compass that tells you which
direction is true north, or
you can shoot a second point that
has known XYZ coordinates. Again,
this latter one will
be very rare in most EWB locations.
If you bring a compass, then station
your prism rod
in the direction of true north and
shoot with the total station. The
instrument will then
know where it is and where it is
If precision is not necessary, you can make an educated guess as the
direction of north
(without the aid of a compass) and
shoot the prism rod. This will at least
orient your
instrument and the rest of your
points will be referenced to this
location and direction.
2.4) Leveling
For each setup, the survey
instrument must be level. The
locations and orientation
established above assume a level
instrument. The basic procedure for
tripod and
instrument leveling is provided
1. Center tripod over desired point
at an appropriate height and make
the base fairly level
2. Attach the instrument to the base
screw (Note: Do not let go of
instrument until the bottom screw
has been attached)
3. Turn on the instrument if using a
total station
4. Turn on the laser level or attach
5. Maneuver the tripod to center the
plumb on the control point
6. Coarse-level the instrument by
adjust the tripod legs individually
until the level
bubble is mostly centered (Note: this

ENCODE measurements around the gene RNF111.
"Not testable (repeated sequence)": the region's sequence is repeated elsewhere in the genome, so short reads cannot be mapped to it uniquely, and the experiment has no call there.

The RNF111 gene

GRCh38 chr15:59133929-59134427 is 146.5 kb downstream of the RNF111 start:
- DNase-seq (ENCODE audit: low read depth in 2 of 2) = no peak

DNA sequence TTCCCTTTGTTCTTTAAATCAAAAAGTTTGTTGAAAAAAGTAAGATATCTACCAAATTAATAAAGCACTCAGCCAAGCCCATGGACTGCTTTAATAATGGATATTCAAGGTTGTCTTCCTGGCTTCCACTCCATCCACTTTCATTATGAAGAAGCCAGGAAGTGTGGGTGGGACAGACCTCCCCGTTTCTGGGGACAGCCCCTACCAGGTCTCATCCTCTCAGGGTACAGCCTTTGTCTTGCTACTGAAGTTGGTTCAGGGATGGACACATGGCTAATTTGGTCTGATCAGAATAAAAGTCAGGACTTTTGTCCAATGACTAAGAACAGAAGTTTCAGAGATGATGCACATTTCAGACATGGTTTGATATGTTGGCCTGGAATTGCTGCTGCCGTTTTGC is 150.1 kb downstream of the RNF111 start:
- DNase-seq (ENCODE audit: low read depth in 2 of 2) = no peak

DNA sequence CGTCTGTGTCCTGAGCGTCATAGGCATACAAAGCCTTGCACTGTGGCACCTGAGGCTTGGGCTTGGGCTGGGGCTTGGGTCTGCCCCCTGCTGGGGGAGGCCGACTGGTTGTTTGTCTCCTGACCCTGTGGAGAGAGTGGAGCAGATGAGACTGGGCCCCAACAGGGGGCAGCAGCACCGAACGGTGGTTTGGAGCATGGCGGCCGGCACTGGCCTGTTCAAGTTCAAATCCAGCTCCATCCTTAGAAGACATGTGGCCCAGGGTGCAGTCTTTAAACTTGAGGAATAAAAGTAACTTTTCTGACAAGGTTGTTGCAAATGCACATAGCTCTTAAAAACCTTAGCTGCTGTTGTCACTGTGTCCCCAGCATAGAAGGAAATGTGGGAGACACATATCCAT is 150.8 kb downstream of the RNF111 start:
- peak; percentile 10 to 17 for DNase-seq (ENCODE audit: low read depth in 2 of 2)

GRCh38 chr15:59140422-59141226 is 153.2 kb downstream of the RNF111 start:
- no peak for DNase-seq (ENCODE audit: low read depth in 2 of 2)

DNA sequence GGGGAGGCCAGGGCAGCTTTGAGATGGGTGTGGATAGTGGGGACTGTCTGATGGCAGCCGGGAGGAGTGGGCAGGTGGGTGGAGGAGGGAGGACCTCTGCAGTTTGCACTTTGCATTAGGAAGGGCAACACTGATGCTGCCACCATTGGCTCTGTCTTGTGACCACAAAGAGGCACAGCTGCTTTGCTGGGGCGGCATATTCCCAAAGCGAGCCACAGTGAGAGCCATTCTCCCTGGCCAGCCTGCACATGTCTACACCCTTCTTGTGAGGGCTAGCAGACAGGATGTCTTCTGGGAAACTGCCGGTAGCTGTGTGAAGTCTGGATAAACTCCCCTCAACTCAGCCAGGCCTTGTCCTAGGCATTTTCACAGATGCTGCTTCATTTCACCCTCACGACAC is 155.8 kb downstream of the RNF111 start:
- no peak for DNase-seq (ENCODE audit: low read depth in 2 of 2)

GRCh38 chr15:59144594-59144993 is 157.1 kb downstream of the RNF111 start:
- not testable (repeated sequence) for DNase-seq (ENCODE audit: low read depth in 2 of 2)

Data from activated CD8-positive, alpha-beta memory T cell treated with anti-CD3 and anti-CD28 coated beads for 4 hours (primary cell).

adjustment will only minimally
adjust the location of the plumb)
7. To fine-tune the leveling, orient
the three black fine-tune level knobs
(at base of instrument) as a triangle
with a point facing away from you
a. Adjusting the two closest to you at the same time, turning them both
inward will move the bubble to the
left. Turning them both outwards
will move the bubble to the right.
b. Adjusting the knob away from
you, turning it counter-clockwise will
move the bubble away from you.
Turning it clockwise will move it
towards you.
8. After instrument is level, check
location of plumb. If you are within
a couple of inches, you may move the instrument by half-unscrewing the bottom screw and sliding the
instrument into place. If you are too
far off, then you will have to move
the whole tripod into position.
9. Repeat until the instrument is
level and over the correct point.
2.5) Viewscope Orientation
If you are using a total station,
sometimes it may not be obvious as
which way is up for
the survey gun. The correct
orientation has the horizontal fine-
tune knob on the lower
right and the vertical fine-tune knob
on the upper left as you are sighting
through the
instrument. Running the instrument
upside-down will invalidate your
2.6)Moving the Instrument
When you shoot a point to use as
your next location, place a nail or
some other relatively stable marker in the ground. Move the instrument to the new nail. When setting up the
total station, tell the instrument which point you are on. Since you
have already shot this
point, it knows its location. Backsight to another control point, and the instrument will
now be correctly oriented and ready
to continue on. Be sure to check your error after the backsight. If it is large, there might have been a mistake in some previous measurement that you’ll need to double check.
3) Point Descriptions Be consistent with point descriptions. Label all your control points the same, i.e. do not label them as “control1”, “control2”, etc. Label them all as “control” (or some variation thereof) and let the point ID number
be the differentiating factor between
The importance of these distinctions will become apparent if you are using a CAD program afterwards to draw up your survey points, since each point descriptions will become its own layer in the program.